The Akal Takht is the first and the most important of the five Takhts or seats of religious power in Sikhism. It is the highest site of authority that addresses the spiritual and temporal concerns of the Sikh community. Established in 1606, it served as a symbol of political resistance against the Mughals during the 17th and 18th centuries. The Akal Takht has also undergone various attacks in the course of history, including the controversial Indian military action named Operation Blue Star. Today, it serves as one of the most important religious sites and tourist attractions in Amritsar. Located in the same complex as the famous Golden Temple aka Harmandir Sahib, this intricately designed white structure offers a splendid sight.

Want to include this religious site in your Amritsar itinerary? Here’s everything you need to know about the Akal Takht, including its history, architecture, entry fee, attractions, timings, lesser-known facts, and other details.  

Akal Takht, Amritsar Information

Location Harmandir Sahib Complex, Golden Temple Road
Type Religious site
Also Known as Akal Bunga
Timings 2:30 am to 10:00 pm; every day
Entry Fee No entry fee
Architectural Style Sikh architecture
Status First Takht of the Sikhs
Year of Establishment 1606
Rebuilt in 1995
Special Note Visitors entering the complex are expected to dress appropriately, remove their shoes, and cover the head using a scarf.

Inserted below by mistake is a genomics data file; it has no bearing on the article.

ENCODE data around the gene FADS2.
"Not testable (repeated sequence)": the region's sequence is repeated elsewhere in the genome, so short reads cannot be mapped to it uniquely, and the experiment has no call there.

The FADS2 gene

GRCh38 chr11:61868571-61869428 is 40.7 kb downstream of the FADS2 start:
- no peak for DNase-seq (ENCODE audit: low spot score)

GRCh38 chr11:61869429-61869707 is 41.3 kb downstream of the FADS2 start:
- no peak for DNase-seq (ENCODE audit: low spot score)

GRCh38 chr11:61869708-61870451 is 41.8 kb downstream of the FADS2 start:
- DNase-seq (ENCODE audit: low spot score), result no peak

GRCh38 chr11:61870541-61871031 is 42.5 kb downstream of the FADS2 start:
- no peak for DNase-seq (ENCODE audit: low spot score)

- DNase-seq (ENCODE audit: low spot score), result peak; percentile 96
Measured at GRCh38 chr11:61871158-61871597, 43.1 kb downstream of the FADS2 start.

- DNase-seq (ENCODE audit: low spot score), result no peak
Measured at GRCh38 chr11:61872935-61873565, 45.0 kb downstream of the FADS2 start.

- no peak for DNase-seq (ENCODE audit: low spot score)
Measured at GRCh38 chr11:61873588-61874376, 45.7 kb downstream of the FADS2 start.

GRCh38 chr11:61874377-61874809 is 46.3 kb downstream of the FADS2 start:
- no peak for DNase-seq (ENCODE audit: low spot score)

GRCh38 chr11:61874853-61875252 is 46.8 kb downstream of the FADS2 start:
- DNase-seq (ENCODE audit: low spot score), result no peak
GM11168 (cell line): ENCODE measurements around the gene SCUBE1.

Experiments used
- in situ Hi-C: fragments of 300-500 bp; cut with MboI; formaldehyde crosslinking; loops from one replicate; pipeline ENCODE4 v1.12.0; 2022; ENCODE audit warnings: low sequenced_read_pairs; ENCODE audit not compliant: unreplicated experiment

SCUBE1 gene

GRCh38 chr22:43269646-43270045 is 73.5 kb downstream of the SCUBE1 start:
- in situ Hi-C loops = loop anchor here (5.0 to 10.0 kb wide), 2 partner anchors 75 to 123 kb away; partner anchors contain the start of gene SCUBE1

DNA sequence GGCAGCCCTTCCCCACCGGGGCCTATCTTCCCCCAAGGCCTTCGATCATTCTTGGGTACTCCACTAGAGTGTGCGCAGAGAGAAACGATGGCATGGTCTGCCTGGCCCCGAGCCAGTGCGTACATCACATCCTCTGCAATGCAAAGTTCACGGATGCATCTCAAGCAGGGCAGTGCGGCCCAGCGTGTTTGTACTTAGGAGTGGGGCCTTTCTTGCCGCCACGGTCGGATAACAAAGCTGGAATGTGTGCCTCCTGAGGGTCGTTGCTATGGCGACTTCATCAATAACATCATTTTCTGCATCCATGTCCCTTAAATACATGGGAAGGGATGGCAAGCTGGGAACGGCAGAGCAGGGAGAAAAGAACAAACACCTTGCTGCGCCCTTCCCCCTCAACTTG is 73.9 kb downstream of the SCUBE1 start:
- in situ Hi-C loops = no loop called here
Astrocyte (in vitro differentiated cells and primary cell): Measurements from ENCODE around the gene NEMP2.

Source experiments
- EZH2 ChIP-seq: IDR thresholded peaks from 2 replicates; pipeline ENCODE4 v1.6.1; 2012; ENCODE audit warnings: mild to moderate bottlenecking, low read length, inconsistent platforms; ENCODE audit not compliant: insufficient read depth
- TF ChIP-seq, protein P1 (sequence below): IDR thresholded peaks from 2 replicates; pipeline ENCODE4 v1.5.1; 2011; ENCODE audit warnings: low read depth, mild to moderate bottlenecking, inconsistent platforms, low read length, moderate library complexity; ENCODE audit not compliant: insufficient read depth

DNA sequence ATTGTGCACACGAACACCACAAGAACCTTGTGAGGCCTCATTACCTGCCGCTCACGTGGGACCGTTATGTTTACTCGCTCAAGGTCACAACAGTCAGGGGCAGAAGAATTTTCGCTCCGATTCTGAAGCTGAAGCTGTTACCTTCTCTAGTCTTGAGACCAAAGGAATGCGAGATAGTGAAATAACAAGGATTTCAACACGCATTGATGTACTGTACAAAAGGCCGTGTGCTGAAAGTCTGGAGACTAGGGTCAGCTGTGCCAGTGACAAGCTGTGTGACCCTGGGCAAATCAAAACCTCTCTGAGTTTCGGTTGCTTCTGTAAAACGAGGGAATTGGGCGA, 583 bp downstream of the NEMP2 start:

Akal Takht, Amritsar: History

Did you know that the magnificent Akal Takht that we see today isn’t the original structure? The original building, which was called Akal Bunga, was constructed in 1609 by Guru Hargobind, the sixth Sikh Guru, at the same site where it stands today. Back then, it was a simple platform measuring 3.5 meters in height, where the guru would hold court and listen to the petitioners. As a mark of his spiritual and temporal authority, he put two swords on the platform. Later, a semi-circular structure with gilded interior and marble pillars was constructed.    

During the 18th century, the Akal Takht and the Golden Temple came under repeated attacks from Ahmed Shah Abdali, the famous Afghani emperor and Massa Rangar, a Mughal commander. Between 1770 and 1780, the structure was reconstructed using bricks. Hari Singh Nalwa, one of the generals under Maharaja Ranjit Singh, adorned the dome of the Akal Takht with gold.

During the infamous Operation Blue Star by the Indian Army in 1984, the Akal Takht suffered extensive damage. It was rebuilt by the Government of India but the Sikhs did not accept the new structure. Finally, they demolished it and rebuilt the Akal Takht in its present form in 1995.  

Akal Takht, Amritsar: Architecture

The Akal Takht is part of the cluster of religious buildings located in the Golden Temple or Harmandir Sahib Complex. Standing right opposite the Golden Temple, which is the principal house of worship for the Sikhs, the present-day Akal Takht features five stories. The white structure has a dome plated with gold. It is located in an open courtyard, just beyond the large gateway at the main entrance.

Constructed in the Sikh style of architecture, the edifice features marble inlays, gilded interiors, and exquisitely painted wall panels. You can also find some traces of the old building, such as lime plaster painted with Mughal floral motifs. The unique structure of the Akal Takht has often been compared to that of the Piazza San Marco in Venice.